Pennsylvania Bill on Fetal Remains to Increase Healthcare Expenses

Pennsylvania bill

After Ohio, Pennsylvania has become the second state to have passed a bill that seemed absurd to the Democratic leaders.

The new Pennsylvania bill has crossed Ohio’s lethal anti-abortion bill that would have required OB/GYNs to perform a non-existent operation to implant fertilized eggs from ectopic pregnancies in women’s uteruses, on penalty of prison time.

Pennsylvania bill would require health care facilities to bury or cremate fetal remains after an abortion or miscarriage if they are not claimed by a parent for disposition.

In the bill text, the term “fetal death” is defined as “expulsion or extraction from its mother of a product of conception which shows no evidence of life after the expulsion or extraction.” Some have stated that the bill would apply to fertilized eggs that are not yet a fetus, including frozen fertilized eggs from IVF.

In September, a group of Republican lawmakers introduced the House bill 1890, which after an impassioned debate was passed by the GOP-led state House in November.

The supporters of the bill said that it would give the parents a greater say in the disposal of remains, while the opponents of the bill argued that it would harass abortion facilities, which have already suffered amid the wave of abortion ban protests.

The Pennsylvania bill also known as Final Disposition of Fetal Remains Act is now in consideration in the state Senate. 

The bill states, “Upon the fetal death of an unborn child, if a parent of the unborn child selects a location for the final disposition of the fetal remains other than a location that is usual and customary for a health care facility, the parent shall be responsible for the costs relating to the final disposition of the fetal remains.”

Since the Pennsylvania bill was brought in by the Republican lawmakers, the Democratic legislators have come out against the legislation.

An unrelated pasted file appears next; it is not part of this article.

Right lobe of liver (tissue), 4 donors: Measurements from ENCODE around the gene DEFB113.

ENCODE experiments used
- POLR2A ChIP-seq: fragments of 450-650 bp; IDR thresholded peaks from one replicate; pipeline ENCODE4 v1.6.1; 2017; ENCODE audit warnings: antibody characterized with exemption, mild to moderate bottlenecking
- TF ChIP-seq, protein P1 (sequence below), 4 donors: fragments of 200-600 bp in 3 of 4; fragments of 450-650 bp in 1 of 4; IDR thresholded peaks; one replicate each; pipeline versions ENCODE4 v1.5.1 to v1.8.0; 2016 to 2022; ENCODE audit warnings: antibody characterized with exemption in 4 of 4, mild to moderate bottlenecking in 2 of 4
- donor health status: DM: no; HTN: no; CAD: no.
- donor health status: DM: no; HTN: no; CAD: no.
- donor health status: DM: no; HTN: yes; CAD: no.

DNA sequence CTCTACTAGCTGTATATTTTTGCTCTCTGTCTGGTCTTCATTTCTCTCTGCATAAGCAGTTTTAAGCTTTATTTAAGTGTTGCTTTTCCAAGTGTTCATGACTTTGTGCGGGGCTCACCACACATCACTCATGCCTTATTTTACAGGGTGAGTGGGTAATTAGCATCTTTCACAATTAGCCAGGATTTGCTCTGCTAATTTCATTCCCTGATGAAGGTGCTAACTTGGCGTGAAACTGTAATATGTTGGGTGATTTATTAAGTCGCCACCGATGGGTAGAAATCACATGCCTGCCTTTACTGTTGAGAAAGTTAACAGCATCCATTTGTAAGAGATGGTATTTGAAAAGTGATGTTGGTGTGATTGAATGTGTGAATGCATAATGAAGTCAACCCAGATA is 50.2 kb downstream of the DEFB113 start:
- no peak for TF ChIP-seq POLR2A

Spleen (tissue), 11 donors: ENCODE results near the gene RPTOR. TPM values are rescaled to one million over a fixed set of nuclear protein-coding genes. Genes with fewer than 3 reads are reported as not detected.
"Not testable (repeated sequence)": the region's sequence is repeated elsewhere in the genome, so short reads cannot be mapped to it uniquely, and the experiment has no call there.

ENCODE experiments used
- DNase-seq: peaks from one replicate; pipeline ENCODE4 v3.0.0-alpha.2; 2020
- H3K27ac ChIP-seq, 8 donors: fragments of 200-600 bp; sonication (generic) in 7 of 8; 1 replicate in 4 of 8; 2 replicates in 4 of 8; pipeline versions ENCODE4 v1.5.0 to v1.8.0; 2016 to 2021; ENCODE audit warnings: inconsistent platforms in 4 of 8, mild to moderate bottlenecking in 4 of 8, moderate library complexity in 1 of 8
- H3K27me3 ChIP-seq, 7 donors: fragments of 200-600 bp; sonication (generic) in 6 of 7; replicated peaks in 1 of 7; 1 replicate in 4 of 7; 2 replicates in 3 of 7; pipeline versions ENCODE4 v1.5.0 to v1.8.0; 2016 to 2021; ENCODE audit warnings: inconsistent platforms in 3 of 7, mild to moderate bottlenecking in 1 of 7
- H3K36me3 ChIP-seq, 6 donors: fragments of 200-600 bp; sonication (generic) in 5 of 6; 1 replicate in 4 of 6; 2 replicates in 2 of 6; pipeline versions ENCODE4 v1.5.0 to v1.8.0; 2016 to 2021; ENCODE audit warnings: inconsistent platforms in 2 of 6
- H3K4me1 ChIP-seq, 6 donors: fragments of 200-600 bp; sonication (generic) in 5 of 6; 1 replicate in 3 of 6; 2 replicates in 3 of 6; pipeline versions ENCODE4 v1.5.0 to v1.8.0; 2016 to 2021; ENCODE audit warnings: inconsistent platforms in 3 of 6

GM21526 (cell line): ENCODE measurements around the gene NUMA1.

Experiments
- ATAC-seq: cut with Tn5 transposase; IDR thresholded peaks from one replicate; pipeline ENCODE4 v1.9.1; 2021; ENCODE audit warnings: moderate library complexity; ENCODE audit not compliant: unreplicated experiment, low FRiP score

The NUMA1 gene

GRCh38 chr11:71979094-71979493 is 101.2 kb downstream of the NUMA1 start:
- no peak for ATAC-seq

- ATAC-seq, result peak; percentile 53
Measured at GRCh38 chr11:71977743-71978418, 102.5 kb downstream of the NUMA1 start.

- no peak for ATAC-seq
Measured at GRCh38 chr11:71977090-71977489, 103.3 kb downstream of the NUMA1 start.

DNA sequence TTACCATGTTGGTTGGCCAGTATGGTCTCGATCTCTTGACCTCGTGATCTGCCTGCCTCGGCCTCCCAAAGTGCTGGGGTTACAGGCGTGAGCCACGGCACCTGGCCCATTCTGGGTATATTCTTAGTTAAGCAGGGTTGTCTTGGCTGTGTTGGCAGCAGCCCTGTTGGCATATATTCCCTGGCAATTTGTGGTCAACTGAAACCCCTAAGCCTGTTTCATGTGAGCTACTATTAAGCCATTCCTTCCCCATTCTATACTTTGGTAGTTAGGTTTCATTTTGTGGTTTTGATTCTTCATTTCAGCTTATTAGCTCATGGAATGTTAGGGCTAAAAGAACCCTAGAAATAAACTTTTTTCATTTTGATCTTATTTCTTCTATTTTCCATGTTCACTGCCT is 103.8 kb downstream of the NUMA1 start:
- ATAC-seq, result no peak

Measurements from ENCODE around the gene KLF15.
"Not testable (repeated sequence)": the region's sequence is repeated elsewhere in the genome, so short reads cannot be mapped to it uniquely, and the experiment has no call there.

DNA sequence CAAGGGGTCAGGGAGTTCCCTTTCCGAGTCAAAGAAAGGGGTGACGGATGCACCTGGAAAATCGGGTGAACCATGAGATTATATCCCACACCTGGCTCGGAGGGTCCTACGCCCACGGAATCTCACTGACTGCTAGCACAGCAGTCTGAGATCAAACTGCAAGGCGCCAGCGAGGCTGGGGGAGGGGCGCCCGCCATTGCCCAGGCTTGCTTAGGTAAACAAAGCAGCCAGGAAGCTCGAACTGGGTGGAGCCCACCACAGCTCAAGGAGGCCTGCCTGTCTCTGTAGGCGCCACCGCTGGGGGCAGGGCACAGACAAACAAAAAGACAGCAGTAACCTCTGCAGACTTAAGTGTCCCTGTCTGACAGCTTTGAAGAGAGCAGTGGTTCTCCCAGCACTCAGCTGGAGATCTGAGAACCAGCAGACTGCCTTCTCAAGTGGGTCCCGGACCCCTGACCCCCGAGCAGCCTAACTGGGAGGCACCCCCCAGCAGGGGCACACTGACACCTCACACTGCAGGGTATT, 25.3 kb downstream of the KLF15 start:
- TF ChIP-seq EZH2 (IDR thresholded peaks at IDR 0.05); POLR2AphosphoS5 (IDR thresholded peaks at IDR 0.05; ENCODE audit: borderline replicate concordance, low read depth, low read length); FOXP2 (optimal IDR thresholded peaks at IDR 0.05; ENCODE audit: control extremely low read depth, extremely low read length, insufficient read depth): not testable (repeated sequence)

The Republicans have called the bill as helpful, saying that it would provide the family with the ability to understand that a human life that they’d been striving for so long was lost and they would still have the right to determine the resting place of their child’s remains, while the Democrats criticized the bill, stating that it presents a “mandate, not a choice”.

The opposition added that if the bill becomes a law it would simply burden the medical providers to properly dispose of the remains, unless the mother states that she would dispose them off on her own, or face fines ranging from $50-300 or up to 30 days in prison.

State Rep. Dan Frankel (D) stated that the bill would hurt families during a vulnerable time.

While the Pennsylvania bill does not state the need for a death certificate for a fetus or un-implanted egg, it mandates a burial permit, which itself requires a death certificate. It appears that the bill has unnecessarily added funeral expenses, besides being a dangerous step in restricting abortion in the US state.

The bill is deemed to change the state law of what would happen after miscarriages and abortions, and would impose mandates on the religious beliefs of the people, bringing in chaos and disruption as people often tend to follow their own rituals rather than the state laws.


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